You are a Young Carer if you are under 18 and help to look after a relative with a disability, illness, mental health condition, or drug or alcohol addiction.
This will probably be a parent or a sibling, but it could be another relative.
You might have been caring since you have been very young and not even recognise that you are a Young Carer. Or you may suddenly start caring when someone in your family becomes ill or has an accident.
What the law says about Young Carers
You might want to care for your relative and find it very rewarding. It may also be helping your to develop many positive skills. However, the law says that caring shouldn’t:
- Make you feel anxious, sad, unhappy, lonely or isolated
- Prevent you from making relationships and friendships
- Make you miss school or interfere with your progress in learning
- Prevent you from achieving what you would like to in life
- Make you feel uncomfortable
- Negatively affect your physical health and development
You have a right to decide how much care you can give, and indeed whether you give any care at all. You also have a right to be supported so that you can manage to do all of the same things as other children and young people, alongside caring for your family member.
The law says that Young Carers must be protected from some caring tasks that Adult Carers do. This includes caring for too many hours so you are left tired and exhausted. It also includes things like giving medication or personal care like washing and dressing an adult. If an adult is unable to do these things for themselves, or they need a lot of care, then they have a right to ask the Local Authority to provide them with help so that the children in the family do not have to do it.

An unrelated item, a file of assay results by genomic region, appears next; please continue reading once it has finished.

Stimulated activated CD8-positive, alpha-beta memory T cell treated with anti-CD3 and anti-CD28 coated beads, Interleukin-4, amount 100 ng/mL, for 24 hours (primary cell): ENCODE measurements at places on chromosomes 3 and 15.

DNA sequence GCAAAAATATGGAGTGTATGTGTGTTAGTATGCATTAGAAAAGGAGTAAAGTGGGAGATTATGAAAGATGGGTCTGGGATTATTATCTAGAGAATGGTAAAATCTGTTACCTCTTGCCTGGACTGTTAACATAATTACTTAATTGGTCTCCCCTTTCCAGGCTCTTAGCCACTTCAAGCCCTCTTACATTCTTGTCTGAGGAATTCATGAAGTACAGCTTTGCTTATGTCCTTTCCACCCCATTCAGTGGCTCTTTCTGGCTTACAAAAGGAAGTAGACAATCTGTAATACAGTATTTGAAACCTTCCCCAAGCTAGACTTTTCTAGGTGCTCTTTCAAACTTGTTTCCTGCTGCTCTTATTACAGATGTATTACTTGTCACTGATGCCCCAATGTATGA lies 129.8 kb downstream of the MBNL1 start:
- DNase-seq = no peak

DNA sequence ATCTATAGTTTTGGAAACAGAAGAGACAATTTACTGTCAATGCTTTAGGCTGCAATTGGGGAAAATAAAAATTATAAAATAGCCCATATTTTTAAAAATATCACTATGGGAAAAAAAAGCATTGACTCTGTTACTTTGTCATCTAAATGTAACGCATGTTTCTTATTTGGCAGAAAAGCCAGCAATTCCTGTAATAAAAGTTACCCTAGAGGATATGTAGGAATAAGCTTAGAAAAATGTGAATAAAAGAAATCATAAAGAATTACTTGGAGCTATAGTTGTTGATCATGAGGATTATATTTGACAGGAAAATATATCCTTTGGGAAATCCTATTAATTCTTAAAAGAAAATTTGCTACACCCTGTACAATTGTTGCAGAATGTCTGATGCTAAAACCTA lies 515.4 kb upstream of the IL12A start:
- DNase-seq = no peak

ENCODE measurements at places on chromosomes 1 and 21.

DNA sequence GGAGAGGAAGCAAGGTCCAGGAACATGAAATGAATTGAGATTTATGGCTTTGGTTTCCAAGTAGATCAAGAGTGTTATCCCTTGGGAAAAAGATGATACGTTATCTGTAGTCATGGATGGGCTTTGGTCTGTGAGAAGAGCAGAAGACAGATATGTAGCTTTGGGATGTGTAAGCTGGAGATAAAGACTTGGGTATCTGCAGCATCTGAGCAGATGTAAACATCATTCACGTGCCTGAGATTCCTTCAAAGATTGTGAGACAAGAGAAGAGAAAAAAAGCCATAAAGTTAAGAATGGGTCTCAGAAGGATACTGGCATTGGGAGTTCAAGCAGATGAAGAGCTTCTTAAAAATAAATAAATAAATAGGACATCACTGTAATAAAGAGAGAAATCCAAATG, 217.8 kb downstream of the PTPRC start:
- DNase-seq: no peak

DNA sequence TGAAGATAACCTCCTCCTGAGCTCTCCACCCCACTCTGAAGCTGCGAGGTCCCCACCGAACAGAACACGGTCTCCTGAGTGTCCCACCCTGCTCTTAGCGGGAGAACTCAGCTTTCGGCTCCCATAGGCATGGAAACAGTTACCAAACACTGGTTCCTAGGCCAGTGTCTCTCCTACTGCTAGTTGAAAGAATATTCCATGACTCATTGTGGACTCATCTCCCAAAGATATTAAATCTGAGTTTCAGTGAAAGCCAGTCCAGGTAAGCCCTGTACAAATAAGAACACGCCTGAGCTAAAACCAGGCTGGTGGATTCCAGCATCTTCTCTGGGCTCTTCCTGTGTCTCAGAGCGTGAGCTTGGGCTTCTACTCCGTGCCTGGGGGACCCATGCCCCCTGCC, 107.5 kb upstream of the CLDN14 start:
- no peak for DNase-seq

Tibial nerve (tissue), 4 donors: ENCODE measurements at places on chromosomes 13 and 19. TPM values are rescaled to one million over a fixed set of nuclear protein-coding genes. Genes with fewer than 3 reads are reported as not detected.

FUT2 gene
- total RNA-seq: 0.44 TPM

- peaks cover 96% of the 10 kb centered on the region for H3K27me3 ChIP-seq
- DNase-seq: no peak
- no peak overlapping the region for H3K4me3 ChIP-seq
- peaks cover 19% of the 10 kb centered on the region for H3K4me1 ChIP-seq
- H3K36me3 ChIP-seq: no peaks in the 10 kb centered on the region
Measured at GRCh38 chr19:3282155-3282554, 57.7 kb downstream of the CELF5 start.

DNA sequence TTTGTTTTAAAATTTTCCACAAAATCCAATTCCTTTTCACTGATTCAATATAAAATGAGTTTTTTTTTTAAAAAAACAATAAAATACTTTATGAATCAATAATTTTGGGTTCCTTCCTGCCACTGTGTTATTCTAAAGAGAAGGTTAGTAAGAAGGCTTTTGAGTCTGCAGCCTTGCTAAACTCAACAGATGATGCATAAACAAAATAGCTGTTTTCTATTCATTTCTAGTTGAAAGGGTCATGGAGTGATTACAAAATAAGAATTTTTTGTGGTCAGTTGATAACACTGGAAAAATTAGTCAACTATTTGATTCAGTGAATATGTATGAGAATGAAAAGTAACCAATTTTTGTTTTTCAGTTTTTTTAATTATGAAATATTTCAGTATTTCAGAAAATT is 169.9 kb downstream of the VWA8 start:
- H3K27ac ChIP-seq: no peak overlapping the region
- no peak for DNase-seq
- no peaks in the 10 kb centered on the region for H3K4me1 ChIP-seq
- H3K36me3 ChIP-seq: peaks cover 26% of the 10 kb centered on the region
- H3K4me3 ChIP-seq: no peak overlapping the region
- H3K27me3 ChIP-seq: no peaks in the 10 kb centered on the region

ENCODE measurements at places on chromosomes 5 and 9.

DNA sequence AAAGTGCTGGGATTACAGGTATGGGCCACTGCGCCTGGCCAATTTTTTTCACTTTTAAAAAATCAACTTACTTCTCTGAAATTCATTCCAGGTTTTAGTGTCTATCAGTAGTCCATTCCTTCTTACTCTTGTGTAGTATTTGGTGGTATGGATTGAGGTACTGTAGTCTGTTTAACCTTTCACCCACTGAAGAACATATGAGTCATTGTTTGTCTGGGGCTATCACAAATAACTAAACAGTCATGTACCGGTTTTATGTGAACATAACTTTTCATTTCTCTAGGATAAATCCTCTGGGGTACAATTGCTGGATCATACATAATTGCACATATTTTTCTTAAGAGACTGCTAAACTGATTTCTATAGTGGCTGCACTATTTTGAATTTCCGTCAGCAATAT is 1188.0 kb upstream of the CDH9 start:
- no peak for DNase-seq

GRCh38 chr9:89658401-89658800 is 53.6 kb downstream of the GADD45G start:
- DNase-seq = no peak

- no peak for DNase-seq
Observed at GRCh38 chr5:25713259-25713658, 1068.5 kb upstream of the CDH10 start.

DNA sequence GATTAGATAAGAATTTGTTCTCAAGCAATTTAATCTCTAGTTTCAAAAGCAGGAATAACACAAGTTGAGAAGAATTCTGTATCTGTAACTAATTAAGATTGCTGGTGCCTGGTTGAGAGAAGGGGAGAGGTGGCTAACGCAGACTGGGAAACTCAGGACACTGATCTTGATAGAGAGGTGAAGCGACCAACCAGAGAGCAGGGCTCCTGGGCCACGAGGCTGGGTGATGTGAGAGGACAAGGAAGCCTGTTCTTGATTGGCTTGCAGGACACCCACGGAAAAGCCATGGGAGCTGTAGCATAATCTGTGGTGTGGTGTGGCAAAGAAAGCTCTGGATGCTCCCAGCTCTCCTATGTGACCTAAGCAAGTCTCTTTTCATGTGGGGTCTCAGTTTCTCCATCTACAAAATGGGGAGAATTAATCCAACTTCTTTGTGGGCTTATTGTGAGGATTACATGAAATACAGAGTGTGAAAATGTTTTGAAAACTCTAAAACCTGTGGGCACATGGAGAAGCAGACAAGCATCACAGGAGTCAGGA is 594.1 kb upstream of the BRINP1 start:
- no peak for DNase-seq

Assessing your needs
As a Young Carer, the Local Authority have to carry out an assessment of your needs if you or your parents ask them to do so. The law says you can ask for an assessment every time your needs or family circumstances change. Don’t be put off by the word ‘assessment‘. It is not a test about how good you are at caring. It is simply a conversation with a social worker or a family support worker to work out what can be done to make life easier for you. They will also look at the help and support everyone else in the family can receive.
As long as you are not at risk of harm, it is up to you and your family whether to accept the services you are offered.
Preparing for adulthood
The law also says that an assessment should be carried out before a Young Carer reaches 18 to help make plans for when they become an adult. This is called a ‘transition assessment’. This is important because your life will be different as an adult, and you may not be able to provide the same level of care as you did as a Young Carer. The law says that caring shouldn’t limit your ability to achieve your ambitions, and you are entitled to pursue your education, or work in the way you want to. Also adult services are organised a little bit differently to children’s services, so it is important to plan ahead so that there is time to find support so you are not suddenly left without help
There is no set age to request an assessment to help you prepare for adulthood. You should request it when the time is right for you, and a good time would be when you have started to make plans for what you want to do when you leave school.
How Carers Support Merton can help
In Merton, the Local Authority have asked Carers Support Merton to carry out assessments of Young Carers on their behalf. So you can either ask us or children’s social care to carry out your assessment, and this includes assessments to help prepare for adulthood.
If you want to talk to someone who knows more about Young Carers’ rights or the help or support you or your family is entitled to receive, please contact our Young Carers team.
Carers Trust has produced a booklet called ‘Know your rights‘.
The NHS has also produced some guidance.
The Lawstuff website provides free legal information to children and young people, including specific information for Young Carers.